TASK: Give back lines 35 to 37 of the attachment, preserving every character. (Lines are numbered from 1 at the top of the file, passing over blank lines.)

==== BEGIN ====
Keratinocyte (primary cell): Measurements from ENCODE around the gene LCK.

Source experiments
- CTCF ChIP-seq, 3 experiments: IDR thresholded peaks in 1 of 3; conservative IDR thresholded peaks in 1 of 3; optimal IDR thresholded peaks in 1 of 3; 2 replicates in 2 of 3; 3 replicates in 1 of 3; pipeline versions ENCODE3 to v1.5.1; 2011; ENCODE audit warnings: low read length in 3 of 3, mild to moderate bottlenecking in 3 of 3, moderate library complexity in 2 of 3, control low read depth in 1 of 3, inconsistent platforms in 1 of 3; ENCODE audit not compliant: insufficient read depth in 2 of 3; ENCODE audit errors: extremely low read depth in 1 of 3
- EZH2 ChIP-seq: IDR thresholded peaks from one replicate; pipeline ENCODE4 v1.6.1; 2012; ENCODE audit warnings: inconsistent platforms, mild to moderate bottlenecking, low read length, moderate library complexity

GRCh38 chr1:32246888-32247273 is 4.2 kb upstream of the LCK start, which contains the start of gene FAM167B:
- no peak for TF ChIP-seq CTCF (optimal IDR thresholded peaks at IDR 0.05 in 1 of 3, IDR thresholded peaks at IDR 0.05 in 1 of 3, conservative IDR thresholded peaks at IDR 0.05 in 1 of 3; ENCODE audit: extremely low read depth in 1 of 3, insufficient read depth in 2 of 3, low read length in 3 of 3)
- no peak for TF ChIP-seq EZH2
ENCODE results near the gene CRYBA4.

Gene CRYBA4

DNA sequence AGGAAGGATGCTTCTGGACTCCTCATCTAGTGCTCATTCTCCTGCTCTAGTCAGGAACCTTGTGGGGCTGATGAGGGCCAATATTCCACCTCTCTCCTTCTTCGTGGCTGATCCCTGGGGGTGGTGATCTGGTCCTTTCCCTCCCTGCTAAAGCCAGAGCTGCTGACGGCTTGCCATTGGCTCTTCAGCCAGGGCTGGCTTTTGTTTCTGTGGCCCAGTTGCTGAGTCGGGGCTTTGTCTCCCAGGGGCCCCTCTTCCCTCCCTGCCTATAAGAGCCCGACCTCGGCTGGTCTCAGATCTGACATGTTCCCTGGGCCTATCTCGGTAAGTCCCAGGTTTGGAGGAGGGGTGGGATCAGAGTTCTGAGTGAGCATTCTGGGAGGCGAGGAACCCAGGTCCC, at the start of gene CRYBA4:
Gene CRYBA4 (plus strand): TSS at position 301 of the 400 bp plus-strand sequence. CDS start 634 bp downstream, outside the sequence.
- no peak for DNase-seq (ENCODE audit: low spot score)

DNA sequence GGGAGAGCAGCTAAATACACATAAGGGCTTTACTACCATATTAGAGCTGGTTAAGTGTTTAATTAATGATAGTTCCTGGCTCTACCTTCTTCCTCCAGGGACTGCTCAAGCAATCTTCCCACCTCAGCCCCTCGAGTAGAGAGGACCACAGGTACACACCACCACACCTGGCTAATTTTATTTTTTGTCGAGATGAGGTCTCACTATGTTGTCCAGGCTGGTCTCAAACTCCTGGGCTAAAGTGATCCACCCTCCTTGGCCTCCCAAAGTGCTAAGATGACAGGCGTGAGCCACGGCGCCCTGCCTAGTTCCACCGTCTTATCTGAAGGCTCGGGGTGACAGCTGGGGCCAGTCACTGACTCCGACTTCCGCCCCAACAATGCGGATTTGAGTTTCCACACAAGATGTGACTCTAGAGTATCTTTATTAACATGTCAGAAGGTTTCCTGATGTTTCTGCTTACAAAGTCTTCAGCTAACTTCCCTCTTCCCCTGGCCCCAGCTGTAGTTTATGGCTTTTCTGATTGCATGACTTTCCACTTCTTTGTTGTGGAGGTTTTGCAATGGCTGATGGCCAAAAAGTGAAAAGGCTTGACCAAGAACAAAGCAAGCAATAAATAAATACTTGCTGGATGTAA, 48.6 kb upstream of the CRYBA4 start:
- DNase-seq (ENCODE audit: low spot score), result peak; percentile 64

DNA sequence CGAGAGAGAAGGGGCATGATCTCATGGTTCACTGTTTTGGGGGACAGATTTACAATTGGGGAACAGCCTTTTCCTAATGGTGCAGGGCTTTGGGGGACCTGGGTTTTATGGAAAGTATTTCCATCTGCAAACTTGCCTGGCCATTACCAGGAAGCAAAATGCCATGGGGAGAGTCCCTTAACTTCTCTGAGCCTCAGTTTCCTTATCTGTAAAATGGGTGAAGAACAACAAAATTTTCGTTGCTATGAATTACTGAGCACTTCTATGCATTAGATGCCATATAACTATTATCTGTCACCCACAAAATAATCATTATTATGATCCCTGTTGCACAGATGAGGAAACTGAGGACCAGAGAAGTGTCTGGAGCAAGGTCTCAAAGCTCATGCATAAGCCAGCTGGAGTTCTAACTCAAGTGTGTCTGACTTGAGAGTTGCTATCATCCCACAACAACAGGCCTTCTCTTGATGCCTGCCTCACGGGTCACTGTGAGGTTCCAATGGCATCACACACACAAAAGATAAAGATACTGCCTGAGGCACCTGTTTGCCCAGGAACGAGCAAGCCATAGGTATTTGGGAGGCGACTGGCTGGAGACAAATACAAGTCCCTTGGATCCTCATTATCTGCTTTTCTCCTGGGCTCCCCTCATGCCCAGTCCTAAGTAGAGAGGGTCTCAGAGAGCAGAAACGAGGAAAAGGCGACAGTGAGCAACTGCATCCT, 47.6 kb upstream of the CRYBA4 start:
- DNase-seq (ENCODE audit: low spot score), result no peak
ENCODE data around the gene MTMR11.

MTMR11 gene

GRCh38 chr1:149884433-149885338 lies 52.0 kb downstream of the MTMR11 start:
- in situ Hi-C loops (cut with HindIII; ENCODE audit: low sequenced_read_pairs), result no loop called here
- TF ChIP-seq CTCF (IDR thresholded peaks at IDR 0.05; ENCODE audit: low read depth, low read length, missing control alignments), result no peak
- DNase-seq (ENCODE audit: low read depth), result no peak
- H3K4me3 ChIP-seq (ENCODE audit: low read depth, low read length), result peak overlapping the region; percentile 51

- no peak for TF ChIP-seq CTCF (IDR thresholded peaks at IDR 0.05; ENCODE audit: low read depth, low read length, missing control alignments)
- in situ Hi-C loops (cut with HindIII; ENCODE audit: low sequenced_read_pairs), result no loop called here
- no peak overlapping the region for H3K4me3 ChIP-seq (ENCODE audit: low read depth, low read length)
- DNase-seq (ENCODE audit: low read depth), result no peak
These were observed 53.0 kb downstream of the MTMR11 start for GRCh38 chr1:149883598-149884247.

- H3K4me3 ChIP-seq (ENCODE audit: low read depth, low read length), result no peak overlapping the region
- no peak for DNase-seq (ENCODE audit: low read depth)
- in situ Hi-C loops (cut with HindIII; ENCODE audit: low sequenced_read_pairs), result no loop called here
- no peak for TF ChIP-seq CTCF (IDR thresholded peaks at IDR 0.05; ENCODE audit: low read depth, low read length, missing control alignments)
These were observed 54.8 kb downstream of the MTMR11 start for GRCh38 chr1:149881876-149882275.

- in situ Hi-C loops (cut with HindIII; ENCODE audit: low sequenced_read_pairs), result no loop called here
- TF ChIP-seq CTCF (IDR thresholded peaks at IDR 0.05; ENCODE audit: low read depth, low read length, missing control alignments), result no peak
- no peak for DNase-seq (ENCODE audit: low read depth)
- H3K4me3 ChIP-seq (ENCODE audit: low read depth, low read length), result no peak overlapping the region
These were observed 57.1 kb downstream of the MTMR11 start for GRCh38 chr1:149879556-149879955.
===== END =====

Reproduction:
- TF ChIP-seq CTCF (IDR thresholded peaks at IDR 0.05; ENCODE audit: low read depth, low read length, missing control alignments), result no peak
- no peak for DNase-seq (ENCODE audit: low read depth)
- H3K4me3 ChIP-seq (ENCODE audit: low read depth, low read length), result no peak overlapping the region